Speaking to InvestorDaily, BlackRock Australia head of iShares Jon Howie said 14 of its US-domiciled iShares ETF funds would be restructured into Australian-domiciled iShares ETFs.
He said the reason for the conversion was because investors were finding it confusing to fill out the tax-related paperwork associated with investing in the US-domiciled funds.
While the current standard tax withholding rate was 30 per cent, Australia’s tax treaty with the US meant investors could fill out a tax form called W-8BEN and have the tax rate reduced down to 15 per cent, Mr Howie said.
However, the form was “not super easy to read” and needed to be filled out every three years, a process that investors had found “confusing” and “frustrating”.
“By changing the legal structure without changing the investment exposure, what we've done is completely removed that process for investors and for advisers,” Mr Howie told InvestorDaily, adding that administration would be “dramatically reduced”.
“The possibility that, say, an investor or adviser had forgotten to fill out a form and they therefore didn't receive the benefit of the reduced withholding tax rate, that will be a thing of the past; all investors will receive the lower tax rate because we will handle administration of those forms at the fund level.
“And … all of the Australian-domiciled funds that we currently run offer investors dividend reinvestment, whereas the funds when they are US-domiciled do not offer this service.”
The fourteen funds to be converted are: iShares Asia 50 ETF (IAA); iShares MSCI Emerging Markets ETF (IEM); iShares Europe ETF (IEU); iShares S&P Mid-Cap ETF (IJH); iShares MSCI Japan ETF (IJP); iShares S&P Small-Cap ETF (IJR); iShares MSCI South Korea ETF (IKO); iShares Global 100 ETF (IOO); iShares MSCI Taiwan ETF (ITW); iShares MSCI EAFE ETF (IVE); iShares S&P 500 ETF (IVV); iShares Global Consumer Staples ETF (IXI); iShares Global Healthcare ETF (IXJ); and iShares China Large-Cap ETF (IZZ).
All together, these funds have over $7 billion assets under management, Mr Howie said.
The conversion will not have any impact on investment exposures or management fees.
Mr Howie said there was “very little for investors to do” from this point forward but noted that plans to convert the ETFs needed the approval of a minimum of two iShares investors per fund through a “very very simple process” of voting online.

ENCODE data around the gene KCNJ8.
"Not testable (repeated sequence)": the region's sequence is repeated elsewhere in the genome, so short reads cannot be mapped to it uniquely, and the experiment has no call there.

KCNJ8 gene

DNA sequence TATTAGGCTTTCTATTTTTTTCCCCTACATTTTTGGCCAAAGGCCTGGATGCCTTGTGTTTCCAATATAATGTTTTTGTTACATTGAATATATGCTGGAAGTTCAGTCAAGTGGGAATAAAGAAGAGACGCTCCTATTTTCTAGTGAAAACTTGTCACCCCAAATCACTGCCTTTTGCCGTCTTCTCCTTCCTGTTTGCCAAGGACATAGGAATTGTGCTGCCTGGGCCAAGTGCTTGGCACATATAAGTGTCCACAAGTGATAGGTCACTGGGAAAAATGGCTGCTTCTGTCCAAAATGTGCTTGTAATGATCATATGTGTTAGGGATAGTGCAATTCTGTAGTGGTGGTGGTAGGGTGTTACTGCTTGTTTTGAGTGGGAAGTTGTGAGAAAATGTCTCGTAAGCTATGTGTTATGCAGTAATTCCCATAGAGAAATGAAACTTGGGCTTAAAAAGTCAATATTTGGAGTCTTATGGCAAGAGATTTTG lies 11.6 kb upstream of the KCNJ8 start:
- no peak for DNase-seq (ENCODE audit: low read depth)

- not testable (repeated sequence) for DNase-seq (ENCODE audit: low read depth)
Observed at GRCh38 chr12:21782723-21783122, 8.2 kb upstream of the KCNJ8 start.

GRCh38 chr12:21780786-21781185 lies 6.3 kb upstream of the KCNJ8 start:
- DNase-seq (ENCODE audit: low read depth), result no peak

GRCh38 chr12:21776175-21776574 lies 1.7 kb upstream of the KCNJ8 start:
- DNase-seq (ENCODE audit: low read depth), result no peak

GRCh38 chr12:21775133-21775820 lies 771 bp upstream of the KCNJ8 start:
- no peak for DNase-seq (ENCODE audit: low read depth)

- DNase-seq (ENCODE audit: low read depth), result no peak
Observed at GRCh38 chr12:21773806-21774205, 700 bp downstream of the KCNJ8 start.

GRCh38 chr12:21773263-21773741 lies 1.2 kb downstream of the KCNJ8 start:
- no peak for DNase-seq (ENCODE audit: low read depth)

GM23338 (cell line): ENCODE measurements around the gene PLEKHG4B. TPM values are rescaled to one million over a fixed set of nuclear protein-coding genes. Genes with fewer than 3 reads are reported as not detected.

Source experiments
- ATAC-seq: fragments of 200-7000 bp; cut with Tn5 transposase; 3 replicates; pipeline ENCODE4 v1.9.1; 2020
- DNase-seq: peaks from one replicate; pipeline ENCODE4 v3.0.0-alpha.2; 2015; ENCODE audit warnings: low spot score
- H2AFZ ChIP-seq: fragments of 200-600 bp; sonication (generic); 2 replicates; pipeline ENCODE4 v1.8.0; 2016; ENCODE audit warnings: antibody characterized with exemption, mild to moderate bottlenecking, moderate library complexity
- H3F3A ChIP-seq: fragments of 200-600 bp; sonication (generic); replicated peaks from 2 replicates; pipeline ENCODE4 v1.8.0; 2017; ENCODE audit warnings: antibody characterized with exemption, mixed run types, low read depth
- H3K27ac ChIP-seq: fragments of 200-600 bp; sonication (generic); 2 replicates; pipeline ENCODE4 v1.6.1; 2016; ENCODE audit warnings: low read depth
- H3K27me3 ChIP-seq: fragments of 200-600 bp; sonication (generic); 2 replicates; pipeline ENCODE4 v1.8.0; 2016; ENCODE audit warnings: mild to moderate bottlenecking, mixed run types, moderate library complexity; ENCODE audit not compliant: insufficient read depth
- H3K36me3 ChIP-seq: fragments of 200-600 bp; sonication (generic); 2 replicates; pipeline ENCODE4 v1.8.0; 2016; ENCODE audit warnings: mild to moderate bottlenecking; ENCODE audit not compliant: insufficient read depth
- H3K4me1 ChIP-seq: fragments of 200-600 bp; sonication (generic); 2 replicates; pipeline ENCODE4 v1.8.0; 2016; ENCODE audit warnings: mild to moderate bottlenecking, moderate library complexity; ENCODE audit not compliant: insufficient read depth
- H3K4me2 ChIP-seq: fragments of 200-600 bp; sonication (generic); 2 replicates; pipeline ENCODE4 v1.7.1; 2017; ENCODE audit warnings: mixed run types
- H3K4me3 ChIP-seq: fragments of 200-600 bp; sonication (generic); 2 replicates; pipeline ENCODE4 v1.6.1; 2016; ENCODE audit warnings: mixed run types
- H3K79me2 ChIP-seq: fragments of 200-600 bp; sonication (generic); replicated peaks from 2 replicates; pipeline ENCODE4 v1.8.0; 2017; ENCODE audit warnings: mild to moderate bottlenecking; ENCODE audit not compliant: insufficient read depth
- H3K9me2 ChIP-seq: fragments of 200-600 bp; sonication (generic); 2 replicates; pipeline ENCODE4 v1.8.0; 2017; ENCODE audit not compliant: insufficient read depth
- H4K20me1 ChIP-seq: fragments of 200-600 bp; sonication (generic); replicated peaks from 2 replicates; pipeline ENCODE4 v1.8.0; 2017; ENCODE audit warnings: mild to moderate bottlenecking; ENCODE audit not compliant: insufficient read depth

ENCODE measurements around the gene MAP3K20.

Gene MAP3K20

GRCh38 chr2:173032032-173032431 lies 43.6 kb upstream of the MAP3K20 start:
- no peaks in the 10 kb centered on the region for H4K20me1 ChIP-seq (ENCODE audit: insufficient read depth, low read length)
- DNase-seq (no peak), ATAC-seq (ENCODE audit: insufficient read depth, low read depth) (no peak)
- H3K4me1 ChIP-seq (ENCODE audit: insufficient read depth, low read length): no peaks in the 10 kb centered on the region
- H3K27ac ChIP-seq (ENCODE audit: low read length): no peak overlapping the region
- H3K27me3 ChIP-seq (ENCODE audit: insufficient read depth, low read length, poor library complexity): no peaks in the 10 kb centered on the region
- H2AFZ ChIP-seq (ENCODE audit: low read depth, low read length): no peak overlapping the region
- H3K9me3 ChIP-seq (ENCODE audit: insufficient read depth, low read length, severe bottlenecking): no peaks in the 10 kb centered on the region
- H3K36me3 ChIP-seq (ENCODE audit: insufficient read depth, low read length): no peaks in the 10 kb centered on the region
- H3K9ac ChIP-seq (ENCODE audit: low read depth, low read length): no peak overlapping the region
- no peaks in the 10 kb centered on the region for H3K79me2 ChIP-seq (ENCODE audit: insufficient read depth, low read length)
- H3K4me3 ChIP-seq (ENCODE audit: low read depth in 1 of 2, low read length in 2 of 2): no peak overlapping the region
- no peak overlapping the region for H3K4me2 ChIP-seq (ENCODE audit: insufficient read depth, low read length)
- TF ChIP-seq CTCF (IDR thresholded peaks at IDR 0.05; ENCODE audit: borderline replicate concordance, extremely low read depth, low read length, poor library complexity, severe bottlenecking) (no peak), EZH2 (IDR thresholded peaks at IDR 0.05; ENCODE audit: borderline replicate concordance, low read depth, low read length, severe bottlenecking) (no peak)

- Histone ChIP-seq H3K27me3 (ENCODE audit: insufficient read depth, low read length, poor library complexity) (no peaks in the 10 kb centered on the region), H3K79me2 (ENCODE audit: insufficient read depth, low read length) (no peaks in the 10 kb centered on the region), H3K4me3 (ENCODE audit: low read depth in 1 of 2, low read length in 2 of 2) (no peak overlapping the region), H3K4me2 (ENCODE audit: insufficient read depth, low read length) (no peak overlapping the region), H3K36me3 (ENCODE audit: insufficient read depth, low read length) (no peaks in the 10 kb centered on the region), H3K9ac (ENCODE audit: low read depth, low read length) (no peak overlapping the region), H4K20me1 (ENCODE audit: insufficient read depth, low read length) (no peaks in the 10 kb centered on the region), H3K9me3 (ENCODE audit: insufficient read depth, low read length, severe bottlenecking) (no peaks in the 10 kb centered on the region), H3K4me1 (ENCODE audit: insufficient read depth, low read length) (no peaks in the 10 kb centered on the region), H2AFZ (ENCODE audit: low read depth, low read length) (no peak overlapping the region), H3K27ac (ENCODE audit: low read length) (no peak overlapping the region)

“But other than that ... BlackRock is meeting the costs of this change. The costs are not insignificant, but we believe it's in the best interest of investors so there will be no costs borne by the fund or by investors
“So effectively, it will happen automatically as long as we get enough investors to vote in support.”
BlackRock is also de-listing five ETFS, the flows of which Mr Howie said had been “relatively muted”.
The funds to be de-listed are: iShares Russell 2000 ETF (IRU); iShares MSCI Singapore ETF (ISG); iShares Global Telecom ETF (IXP); iShares MSCI Hong Kong ETF (IHK); and iShares MSCI BRIC ETF (IBK).
He also said that the portfolios of some ETFs shared some “crossover” with other funds, such as the exposure to US small caps in both the iShares Russell 200 ETF and the iShares S&P Small Cap ETF.
“Now that's just one example, but really those two funds are giving investors very similar exposures. And so we didn't think we needed to have two of those exposures on the market,” Mr Howie said.
“And to some extent, by removing one of them, we possibly reduce any confusion investors might have had about which one to use.”
Other funds, such as the iShares MSCI Singapore ETF, had simply “not resonated with investors”, who had other options if they wanted exposure to Asian companies.
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